Part 6: “I’m Not a Rapist”

Late last year, in a Toronto courtroom, a young woman faced off against the university student whom she accused of raping her in a school parking lot. The media ignored the story. Our reporter was there for every moment

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This is the sixth instalment in a series about a criminal rape trial that took place in Toronto late last year. The trial lasted eight days; the judge announced his verdict earlier this month.

At the time of the actions that led to the criminal charges, the female accuser was seventeen years old, entering her final year of study at a Toronto high school. The male defendant was a year older, a star athlete on his way to winning a scholarship to a US college. She had substantial credibility problems on the witness stand. His testimony seemed far more convincing—at least at first. But this was more than just a “she said, he said”—or, as it turned out, “she lied, he lied”—case. There was an element of physical evidence against him: bruises on her arms and legs. The judge had to decide if the totality of the prosecutors’ case against the defendant was enough to send him to jail, brand him a sexual offender, and destroy his promising future.

Despite its sensational nature, this was a case that never made headlines. What I observed during my reporting was the farthest thing from a Jian Ghomeshi courthouse scene, with mobs of press and police. I was the sole reporter at the superior court trial and, on most days, the only observer not directly related to the case. The mother and grandmother of the accused, whom I will call Matthew in the reports that follow, attended throughout the trial. The complainant, who will be known as Ava, was supported by a representative from victim services and the detective in charge of her case.

Ava’s family and Matthew’s father were not permitted in the courtroom as they were all considered to be potential witnesses. They spent much of their time in the courthouse hallways, pacing or sitting nervously. Like everyone else, they knew that the events unfolding on the other side of the courtroom door would deeply affect the two young people involved for their entire lives.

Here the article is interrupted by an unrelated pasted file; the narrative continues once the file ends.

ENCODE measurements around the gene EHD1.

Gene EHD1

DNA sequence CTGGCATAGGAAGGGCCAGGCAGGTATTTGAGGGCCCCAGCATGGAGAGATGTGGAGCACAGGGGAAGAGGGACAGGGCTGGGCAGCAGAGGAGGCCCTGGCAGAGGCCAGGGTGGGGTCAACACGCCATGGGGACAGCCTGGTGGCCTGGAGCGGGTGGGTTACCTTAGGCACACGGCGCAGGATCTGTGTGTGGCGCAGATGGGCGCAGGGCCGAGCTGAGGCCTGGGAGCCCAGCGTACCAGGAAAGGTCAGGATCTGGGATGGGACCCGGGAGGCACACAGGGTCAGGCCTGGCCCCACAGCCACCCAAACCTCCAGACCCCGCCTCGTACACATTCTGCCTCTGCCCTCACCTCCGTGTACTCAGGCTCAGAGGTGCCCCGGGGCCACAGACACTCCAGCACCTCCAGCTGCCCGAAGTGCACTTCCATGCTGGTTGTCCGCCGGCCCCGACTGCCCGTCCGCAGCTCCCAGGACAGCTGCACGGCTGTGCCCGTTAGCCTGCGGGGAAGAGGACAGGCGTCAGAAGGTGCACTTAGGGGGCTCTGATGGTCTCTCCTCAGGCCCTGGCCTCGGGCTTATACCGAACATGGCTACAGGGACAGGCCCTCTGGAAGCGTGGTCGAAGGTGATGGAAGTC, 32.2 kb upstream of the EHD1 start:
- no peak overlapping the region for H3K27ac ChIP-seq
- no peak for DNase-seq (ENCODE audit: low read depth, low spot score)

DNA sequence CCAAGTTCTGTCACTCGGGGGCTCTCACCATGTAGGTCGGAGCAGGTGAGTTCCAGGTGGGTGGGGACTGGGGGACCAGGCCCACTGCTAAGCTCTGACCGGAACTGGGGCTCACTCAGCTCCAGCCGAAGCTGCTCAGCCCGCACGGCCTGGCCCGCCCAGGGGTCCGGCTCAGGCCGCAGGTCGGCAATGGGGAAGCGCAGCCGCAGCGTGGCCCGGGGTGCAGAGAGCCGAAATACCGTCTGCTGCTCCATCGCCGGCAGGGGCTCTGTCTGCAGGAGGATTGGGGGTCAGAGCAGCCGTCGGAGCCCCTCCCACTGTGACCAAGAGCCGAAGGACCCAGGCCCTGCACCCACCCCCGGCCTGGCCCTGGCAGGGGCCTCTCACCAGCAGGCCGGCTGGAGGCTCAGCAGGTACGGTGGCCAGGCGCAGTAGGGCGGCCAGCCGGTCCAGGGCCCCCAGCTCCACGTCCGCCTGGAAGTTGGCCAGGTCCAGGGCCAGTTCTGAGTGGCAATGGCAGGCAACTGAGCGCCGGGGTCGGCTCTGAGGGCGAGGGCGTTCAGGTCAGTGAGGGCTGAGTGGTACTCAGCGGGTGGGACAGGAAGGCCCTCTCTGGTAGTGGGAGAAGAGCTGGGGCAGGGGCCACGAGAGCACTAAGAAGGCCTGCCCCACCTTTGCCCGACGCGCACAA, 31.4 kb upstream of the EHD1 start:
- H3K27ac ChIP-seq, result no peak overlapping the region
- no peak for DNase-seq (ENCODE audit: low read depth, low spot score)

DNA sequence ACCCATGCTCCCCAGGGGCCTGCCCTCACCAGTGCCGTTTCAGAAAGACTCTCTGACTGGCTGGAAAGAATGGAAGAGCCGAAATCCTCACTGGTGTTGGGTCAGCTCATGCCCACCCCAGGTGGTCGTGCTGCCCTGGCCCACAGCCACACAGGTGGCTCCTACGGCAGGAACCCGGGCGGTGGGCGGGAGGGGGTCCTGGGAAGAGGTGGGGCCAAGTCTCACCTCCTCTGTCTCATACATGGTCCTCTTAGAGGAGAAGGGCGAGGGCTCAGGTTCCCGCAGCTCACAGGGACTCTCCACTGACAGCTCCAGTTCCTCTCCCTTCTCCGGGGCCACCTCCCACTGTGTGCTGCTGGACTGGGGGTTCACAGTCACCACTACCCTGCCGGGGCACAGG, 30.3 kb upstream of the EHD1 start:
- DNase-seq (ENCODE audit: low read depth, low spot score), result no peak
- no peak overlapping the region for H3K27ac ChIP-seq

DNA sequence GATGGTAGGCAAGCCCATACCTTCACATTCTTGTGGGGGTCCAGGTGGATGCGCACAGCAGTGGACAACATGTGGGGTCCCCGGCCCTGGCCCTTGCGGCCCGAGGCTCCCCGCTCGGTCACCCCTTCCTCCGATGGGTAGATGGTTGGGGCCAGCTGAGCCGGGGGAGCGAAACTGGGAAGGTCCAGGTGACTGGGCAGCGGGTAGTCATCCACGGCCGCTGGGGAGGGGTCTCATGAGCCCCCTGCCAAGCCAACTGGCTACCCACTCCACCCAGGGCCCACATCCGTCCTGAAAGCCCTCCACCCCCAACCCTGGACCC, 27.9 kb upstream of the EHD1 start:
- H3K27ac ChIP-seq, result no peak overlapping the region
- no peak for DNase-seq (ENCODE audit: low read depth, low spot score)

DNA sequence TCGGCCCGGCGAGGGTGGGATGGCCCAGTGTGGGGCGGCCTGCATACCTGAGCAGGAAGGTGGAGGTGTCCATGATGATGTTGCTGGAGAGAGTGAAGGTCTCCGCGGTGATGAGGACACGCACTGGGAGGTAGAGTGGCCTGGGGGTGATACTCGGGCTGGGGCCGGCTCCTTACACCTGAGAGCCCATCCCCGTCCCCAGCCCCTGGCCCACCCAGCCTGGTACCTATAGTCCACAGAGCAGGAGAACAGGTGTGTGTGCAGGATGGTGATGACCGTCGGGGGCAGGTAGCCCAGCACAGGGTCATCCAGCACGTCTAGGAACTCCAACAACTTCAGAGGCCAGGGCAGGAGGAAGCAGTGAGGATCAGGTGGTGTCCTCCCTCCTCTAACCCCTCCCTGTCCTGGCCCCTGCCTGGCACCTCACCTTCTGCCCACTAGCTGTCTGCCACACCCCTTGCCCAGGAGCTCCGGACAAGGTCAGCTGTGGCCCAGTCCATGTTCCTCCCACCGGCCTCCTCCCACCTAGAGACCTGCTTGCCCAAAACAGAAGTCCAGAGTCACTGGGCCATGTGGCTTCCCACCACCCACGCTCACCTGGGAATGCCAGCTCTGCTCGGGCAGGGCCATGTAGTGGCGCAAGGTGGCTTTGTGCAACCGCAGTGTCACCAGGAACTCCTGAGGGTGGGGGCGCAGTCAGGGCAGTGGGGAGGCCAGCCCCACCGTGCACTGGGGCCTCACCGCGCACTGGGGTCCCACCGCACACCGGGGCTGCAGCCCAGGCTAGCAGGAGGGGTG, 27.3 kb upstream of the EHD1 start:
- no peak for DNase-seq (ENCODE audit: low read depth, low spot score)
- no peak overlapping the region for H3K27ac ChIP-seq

—Ann Brocklehurst

Ava’s mother traded almost forty texts with the defendant during the early morning of August 2, 2012. Police photographed the messages; more than two thirds of which are from Mary, who initiated the contact. The Crown argued against having this exchange admitted into evidence, but Justice Gary Trotter has allowed it.

Mary’s first message to Matthew accused him of being a thief and a rapist.

“I was just shocked,” he testifies on the witness stand. “I left and I felt like we both had consensual sex and there was nothing wrong.”

Her second text read: “How sick or angry are you? I will pray for you, but trust me, the day will come when your karma will catch up with you and you won’t handle it well.”

“Did you feel you had raped someone and were a sick human being? ” asks Gary Stortini, one of Matthew’s two defence attorneys.

“No . . . from where I stood I didn’t do anything wrong. I assumed her mother wasn’t happy.”

While he was still driving home, Matthew tried to reply. But looking back, his messages don’t make much sense. He wrote things like “I get what you’re saying, but I was leaving,” and “(I was) not feeling it as much as I wanted to.”

He also lied: “We were going to have unprotected sex. As much as I wanted to have sex decided it wasn’t best idea,” Matthew texted to Mary.

This wasn’t a back-and-forth exchange. It was two people talking, or texting, past each other.

How can you have sex with a girl too intoxicated to make legal consent? Are u crazy? ” Mary wrote at one point.